For natural dyes we chose different natural ingredients to be able to have a varied chromatic range from yellows, reds to blues. For this we select tumeric, hibiscus, annatto, black beans, purple corn and onion skin.
With these ingredients we made the dye in different natural fabrics to check the differences between them. These fabrics are muslin, cotton and silk.
To know the variants between mordants and modifiers we structure a simple systems in rows for the mordants and columns for the modifiers.
In row 1 there is no mordant, row 2 there is mordant with alum, row 3 there is mordant with iron, row there is 4 mordant with copper. In column 1 there is no modifier, in column 2 there is 2ml of vinegar per pretri dish and in column 3 the modifier is copper.
From the first moment in which I immersed the tissue in the petri dish you can observe the intense changes of color in the tissue in contact with the natural dye. The fabric with the mordant must have been at rest 12h, so we prepare different containers with the mordants and with tweezers we apply them in the petri dish with the natural dye.
These are the colors with the purple corn, with this corn it is one of the natural dyes used in Peru, in the area of Cuzco, where wool and alpaca fabrics are made. I was able to get this corn thanks to my friend Isaac Robles who brought it to me from Peru to be able to use it this week at Fabricademy.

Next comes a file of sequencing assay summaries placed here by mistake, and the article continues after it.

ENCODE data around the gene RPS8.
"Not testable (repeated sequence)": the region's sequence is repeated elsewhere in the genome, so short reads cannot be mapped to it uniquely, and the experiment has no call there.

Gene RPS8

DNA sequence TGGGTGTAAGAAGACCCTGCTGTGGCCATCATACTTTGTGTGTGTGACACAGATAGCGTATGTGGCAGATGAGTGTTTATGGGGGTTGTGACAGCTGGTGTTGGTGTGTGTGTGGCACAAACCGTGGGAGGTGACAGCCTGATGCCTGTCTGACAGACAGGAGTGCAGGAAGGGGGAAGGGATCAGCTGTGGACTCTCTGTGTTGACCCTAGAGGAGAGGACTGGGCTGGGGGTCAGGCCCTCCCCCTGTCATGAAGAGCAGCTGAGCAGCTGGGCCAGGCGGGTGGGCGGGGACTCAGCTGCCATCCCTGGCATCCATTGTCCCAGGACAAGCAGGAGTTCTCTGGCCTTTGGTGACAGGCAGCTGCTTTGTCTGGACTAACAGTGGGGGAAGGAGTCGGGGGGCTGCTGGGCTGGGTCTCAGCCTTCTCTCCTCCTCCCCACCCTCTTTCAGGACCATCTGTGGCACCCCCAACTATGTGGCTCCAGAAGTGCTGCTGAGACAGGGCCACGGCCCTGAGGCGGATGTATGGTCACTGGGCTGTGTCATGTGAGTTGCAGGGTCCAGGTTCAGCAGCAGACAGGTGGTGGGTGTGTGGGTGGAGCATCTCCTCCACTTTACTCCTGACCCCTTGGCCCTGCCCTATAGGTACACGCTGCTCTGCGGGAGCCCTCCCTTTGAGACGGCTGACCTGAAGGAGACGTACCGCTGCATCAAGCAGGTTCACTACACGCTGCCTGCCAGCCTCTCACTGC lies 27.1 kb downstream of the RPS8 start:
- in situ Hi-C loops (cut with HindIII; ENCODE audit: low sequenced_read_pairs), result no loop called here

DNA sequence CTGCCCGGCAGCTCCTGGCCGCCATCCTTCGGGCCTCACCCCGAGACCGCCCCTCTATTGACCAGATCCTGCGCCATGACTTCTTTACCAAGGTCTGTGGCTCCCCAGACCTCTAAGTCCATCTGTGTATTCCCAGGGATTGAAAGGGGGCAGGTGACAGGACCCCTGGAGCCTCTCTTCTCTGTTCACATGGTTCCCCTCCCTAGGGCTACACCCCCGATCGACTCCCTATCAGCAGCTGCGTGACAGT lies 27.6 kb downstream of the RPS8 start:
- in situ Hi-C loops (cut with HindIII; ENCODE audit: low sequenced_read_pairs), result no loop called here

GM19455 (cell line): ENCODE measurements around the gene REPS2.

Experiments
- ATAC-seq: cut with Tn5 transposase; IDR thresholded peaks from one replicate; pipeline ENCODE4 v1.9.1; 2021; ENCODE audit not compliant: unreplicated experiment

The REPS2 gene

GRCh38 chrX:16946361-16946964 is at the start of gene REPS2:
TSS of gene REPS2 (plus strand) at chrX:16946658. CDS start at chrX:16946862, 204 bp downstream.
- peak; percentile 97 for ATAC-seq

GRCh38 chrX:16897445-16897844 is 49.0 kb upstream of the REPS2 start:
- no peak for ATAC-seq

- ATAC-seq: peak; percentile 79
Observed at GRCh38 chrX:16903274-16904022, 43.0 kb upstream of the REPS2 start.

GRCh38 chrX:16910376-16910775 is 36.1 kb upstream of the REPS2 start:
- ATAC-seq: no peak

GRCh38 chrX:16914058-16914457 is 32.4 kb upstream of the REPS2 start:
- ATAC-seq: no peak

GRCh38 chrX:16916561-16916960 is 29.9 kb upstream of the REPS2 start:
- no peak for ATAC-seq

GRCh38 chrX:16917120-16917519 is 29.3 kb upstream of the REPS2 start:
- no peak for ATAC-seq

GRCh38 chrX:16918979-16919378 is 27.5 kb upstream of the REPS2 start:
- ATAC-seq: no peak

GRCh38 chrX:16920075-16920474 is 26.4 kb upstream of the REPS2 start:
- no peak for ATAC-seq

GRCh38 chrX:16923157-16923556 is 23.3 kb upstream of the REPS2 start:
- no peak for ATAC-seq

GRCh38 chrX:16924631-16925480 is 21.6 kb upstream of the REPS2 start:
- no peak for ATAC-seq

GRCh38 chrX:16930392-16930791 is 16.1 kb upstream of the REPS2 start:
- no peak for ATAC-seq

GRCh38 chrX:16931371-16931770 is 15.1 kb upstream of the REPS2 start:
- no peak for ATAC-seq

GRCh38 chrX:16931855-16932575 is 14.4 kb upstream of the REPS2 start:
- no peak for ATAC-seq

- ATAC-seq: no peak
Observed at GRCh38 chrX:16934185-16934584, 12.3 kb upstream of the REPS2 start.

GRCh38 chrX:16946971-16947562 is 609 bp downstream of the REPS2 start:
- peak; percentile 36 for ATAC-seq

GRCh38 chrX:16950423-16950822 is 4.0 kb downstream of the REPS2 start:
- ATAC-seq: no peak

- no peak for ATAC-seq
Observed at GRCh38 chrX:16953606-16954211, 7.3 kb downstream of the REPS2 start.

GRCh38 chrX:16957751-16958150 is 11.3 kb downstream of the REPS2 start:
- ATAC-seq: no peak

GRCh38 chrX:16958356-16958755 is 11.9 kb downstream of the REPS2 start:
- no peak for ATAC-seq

The chromatic range varies from roses, purples to violets.
This fabric was reactive to the ph of the cardboard where I put it to dry, and as shown in the photo appeared variations in the areas where they were in contact. They are those unexpected errors that are precious.
The cotton fabric was not as reactive to the ph of the cardboard but to the ph of the Fab lab water. Personally I have loved the range of blues obtained with copper. With this fabric I could also get purple and purple colors more intense than in the muslin.
The silk turned out to be the color less sensitive to the changes of the base ph, with this fabric I did not obtain blue colors, but reddish and purple and black. I am very satisfied with the results of this dye for its wide variations between modifiers, mordants and fabrics.
In this video you can appreciate the change of color between the different cotton and silk fabrics, in contact with the Fab Lab water. The cotton changes to blue and the silk does not change in color.
The Fab lab was transformed into a laboratory of natural dyes, where we replicate the same metolodogy in all the other ingredients, creating some beautiful chromatic ranges between the different colors. In the photo we can appreciate, the purple corn, the hibiscus and the tumeric.
These are the results obtained with the black beans, using the same methodology, the colors are more pale compared to those of the corn, this being an interesting dye for pastel-colored, pale pink and gray shades.
In the case of the tumeric, there were no significant changes in the tonalities in the cotton fabric. Although it has reacted slightly to the ph of the cardboard. The resulting shades have been shades of intense yellow and pale yellow.